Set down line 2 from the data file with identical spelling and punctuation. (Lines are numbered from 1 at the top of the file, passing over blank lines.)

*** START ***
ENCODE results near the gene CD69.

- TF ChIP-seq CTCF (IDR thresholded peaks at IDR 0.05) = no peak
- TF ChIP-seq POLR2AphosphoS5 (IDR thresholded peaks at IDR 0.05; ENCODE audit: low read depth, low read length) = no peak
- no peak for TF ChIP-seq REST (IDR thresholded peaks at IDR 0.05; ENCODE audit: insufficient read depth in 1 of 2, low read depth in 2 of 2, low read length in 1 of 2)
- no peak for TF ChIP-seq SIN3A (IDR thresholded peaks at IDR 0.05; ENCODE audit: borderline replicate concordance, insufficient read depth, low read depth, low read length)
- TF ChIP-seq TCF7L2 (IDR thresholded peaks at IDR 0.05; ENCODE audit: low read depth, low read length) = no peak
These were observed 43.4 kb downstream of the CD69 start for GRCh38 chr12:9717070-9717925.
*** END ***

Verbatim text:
- TF ChIP-seq CTCF (IDR thresholded peaks at IDR 0.05) = no peak